bullish oil bets, and were getting forced by margin calls from brokers
into dumping massive positions.

One
trader at a major bank in New York called a colleague at one of the
world's largest hedge funds. During the conversation, they exchanged
notes, suspicious that one or more commodities-focused hedge funds might
be facing a moment of reckoning, one of the participants said.

No
fund could be pinpointed. By the end of the day, the person said, they
were less suspicious -- a view shared by week's end by many market
participants who spoke to Reuters. No one was naming a major hedge fund
in dire trouble, or a computer trading algorithm that went haywire.

And
unlike last May's flash crash in equities markets -- when stocks fell
by a similar 9 percent margin in just minutes -- Thursday's decline came
in rolling cascades, playing out over at least 12 hours.

Even after Brent fell to settle around $110 by the end of the day, crude prices were still up 38 percent from a year ago.

"Since
prices have been advancing well beyond any reasonable measure of value,
Thursday's declines felt more like orderly corrections than chaotic
panics. There was no sense that anyone was ready to jump from the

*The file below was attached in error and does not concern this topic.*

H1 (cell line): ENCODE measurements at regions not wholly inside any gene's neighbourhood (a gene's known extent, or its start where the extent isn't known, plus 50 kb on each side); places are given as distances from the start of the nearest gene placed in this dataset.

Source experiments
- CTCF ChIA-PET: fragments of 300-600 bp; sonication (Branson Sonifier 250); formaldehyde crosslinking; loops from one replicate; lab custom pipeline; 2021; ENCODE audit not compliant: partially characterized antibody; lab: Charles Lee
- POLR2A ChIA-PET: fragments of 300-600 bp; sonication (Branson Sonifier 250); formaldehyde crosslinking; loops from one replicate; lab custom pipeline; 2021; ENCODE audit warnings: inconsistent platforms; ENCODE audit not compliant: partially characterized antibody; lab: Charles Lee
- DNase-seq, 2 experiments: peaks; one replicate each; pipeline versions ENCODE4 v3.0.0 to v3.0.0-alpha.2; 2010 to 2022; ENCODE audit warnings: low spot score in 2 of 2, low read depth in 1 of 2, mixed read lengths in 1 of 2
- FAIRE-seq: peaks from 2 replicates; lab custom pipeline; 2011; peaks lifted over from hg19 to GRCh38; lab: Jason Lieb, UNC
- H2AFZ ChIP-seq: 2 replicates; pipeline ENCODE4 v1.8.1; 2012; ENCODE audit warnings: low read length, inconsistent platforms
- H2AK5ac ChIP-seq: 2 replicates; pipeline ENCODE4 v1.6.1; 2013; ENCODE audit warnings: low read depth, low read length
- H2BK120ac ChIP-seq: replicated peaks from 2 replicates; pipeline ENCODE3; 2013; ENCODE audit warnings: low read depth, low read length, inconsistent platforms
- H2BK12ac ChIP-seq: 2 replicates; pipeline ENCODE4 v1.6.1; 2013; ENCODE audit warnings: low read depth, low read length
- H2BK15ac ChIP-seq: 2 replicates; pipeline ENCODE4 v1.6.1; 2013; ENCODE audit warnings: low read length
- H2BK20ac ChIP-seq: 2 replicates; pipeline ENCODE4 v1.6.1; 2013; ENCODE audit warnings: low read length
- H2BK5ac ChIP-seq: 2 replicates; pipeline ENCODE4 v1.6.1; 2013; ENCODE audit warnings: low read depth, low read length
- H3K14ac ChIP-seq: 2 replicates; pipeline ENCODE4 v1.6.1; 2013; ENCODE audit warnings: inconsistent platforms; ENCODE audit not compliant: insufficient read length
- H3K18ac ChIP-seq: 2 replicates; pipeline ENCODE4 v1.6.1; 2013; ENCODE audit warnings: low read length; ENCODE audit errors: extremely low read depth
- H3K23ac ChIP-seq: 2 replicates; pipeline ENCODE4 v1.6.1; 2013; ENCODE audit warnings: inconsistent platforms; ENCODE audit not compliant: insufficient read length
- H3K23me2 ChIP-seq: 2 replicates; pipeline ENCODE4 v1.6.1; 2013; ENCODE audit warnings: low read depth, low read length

window," said oil analyst Peter Beutel of Cameron Hanover in
Connecticut.

CASUALTIES

The
day left some commodities-heavy funds nursing wounds - weekly losses of
10 to 20 percent, according to several fund managers who invest in
other hedge funds.

Two of the
sources said that London-based BlueGold, a fund known for taking
aggressively bullish directional bets on oil in the past, had sizable
losses. It was not immediately clear how much the fund dropped, and
BlueGold declined comment.

One money manager said of BlueGold's head trader Pierre Andurand: "He's had tougher weeks so I don't think it's game over."

Fund
sources also cited losses at $20 billion Winton Capital, of around 2.2
percent, on Thursday. FTC Capital, a $300 million European commodities
fund, lost 4 percent in one of its larger funds, the sources said.
Neither fund was available for comment.

In
the space of just hours, the drop in the price of crude oil had shaved
nearly $1 billion off the cost of supplying the world's daily oil needs.
That could be good news for gasoline consumers. But Eric Holder, the
U.S. Attorney General who has recently formed a government working group
to investigate manipulation in oil markets, had a blunt warning for oil
traders. He wants proof the savings are being passed on to end users.

"This
working group was created to identify whether fraud or manipulation
played any role in the wholesale and retail markets as prices increased.
If wholesale prices continue to decrease, fraud or manipulation must
not be allowed to prevent price decreases from being passed on to
consumers at the pump," Holder said on Friday.